A critical shortage of trained public health professionals has been well documented in recent years and continues in most states, including Texas. A service-learning program based at the Texas A&M School of Public Health, EpiAssist, is helping to address these shortages by providing much needed services statewide to health departments and agencies. Group members have logged over 3,000 volunteer hours since January 2015.
The most recent activity by EpiAssist occurred this past December 2-3 in Bryan and College Station, Texas, as graduate students guided by Dr. Jennifer Horney, associate professor at the Texas A&M School of Public Health and founder of the organization, completed a door-to-door survey to assess the prevalence of risk factors for Neglected Tropical Diseases. Regional public health officials from Temple participated as well.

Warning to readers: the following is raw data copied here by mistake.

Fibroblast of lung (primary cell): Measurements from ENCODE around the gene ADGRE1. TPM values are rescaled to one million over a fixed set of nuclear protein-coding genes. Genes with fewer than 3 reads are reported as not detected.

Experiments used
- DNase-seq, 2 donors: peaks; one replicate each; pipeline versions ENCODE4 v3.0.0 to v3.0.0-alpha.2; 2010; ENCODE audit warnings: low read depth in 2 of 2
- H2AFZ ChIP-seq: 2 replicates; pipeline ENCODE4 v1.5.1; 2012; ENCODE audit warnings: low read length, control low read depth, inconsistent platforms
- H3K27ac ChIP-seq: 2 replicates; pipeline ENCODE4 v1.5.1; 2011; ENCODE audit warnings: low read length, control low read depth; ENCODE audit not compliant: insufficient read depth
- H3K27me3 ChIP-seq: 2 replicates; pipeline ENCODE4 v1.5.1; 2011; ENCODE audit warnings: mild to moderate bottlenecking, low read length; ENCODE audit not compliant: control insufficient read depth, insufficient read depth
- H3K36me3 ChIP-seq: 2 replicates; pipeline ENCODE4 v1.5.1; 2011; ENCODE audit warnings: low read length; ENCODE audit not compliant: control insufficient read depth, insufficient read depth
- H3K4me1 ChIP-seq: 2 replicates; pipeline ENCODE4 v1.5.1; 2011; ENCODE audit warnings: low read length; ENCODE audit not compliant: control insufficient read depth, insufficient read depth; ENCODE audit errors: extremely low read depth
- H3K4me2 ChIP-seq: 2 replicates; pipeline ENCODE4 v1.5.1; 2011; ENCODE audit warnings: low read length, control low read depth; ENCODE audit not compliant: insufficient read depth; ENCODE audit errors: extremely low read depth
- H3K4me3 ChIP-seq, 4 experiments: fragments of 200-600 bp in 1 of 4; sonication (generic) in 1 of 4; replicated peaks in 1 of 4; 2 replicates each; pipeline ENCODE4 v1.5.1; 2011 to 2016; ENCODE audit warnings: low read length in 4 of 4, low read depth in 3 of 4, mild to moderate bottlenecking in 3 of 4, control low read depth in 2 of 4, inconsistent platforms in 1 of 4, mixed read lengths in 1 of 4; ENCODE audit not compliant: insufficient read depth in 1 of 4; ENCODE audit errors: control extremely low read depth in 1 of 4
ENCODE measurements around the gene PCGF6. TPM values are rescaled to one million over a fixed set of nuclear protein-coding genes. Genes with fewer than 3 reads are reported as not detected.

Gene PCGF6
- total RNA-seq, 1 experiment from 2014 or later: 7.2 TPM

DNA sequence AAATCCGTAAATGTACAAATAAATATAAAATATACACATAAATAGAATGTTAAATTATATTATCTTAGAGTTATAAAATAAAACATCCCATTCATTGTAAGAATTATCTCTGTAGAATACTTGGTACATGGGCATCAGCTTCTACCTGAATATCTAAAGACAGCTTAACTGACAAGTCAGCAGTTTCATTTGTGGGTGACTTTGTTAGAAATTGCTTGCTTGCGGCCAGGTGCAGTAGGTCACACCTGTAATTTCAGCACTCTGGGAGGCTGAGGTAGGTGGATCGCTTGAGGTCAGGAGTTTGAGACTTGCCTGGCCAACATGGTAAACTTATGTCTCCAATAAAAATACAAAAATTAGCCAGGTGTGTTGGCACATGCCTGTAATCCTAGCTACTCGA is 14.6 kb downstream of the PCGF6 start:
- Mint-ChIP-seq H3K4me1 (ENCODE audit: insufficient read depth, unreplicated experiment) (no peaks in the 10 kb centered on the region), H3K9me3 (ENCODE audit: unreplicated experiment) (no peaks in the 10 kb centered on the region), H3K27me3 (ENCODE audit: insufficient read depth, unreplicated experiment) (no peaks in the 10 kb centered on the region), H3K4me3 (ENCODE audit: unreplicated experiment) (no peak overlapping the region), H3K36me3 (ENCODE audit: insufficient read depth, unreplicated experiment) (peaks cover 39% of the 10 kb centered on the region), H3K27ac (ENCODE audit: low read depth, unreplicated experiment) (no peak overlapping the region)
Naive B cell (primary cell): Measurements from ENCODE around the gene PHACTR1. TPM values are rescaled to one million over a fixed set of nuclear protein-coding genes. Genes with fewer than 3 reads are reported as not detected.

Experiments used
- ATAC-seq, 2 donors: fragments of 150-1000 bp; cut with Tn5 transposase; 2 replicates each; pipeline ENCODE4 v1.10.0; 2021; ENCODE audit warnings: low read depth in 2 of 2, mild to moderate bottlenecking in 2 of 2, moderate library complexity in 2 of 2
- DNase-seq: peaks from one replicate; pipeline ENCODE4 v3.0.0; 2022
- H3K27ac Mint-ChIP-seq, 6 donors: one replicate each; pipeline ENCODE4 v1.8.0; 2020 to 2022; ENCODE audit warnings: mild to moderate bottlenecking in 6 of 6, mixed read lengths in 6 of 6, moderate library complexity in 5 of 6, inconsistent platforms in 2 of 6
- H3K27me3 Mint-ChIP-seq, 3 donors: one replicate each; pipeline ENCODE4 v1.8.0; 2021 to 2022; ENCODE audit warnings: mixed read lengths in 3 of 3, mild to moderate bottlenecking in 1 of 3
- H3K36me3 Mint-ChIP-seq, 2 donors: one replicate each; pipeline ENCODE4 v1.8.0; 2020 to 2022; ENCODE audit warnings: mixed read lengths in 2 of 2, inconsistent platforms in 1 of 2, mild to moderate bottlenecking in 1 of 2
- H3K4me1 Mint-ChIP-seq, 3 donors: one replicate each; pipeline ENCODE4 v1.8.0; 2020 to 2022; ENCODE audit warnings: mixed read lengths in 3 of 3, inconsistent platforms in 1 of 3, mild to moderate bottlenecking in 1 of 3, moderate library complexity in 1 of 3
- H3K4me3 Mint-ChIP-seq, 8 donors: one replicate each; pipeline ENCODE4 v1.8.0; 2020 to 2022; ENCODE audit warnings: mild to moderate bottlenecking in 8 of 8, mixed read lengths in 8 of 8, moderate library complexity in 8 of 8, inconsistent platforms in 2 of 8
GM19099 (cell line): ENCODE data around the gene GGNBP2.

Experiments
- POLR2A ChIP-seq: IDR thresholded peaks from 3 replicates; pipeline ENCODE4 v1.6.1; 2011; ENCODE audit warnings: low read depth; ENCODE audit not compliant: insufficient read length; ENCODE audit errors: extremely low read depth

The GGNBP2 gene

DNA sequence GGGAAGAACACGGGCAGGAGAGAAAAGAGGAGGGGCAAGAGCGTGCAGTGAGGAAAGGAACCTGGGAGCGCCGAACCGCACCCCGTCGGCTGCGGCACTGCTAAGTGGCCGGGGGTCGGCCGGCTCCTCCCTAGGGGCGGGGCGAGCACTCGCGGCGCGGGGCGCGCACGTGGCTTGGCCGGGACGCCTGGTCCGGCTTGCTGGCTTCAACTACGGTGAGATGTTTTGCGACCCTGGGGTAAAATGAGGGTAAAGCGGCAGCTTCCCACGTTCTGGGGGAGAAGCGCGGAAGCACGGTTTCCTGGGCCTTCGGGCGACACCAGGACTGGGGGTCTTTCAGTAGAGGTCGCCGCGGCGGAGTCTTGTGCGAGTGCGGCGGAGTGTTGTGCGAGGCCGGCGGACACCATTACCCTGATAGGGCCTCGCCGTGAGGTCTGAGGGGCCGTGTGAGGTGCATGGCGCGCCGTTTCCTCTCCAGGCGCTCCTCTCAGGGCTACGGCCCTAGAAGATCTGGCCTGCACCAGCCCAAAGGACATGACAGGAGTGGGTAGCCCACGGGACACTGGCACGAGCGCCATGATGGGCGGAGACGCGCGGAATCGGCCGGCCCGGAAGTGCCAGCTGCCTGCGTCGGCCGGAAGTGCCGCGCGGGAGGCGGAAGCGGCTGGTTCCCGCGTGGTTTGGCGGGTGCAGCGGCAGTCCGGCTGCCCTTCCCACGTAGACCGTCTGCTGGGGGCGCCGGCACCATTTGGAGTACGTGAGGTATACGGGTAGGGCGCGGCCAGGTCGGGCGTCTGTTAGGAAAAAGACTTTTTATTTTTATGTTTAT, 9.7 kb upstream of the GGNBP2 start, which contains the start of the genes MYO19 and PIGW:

The Community Assessment for Public Health Emergency Response, or the CASPER method of population-based community surveys, was used to assess the prevalence of risk factors for Chagas, leishmaniasis, dengue, ascariasis, hookworm, trichuriasis, taeniasis/cysticercosis, echinococcosis, paragonimiasis and fascioliasis. The survey included questions on travel, housing quality, and food handling.
The high quality data generated by this CASPER will be immediately useful to local, regional and state health departments in guiding public health priorities to areas with high concentrations of risk factors.
The Texas A&M EpiAssist students were recently highlighted in a Galveston County Health District video following a CASPER conducted in the area.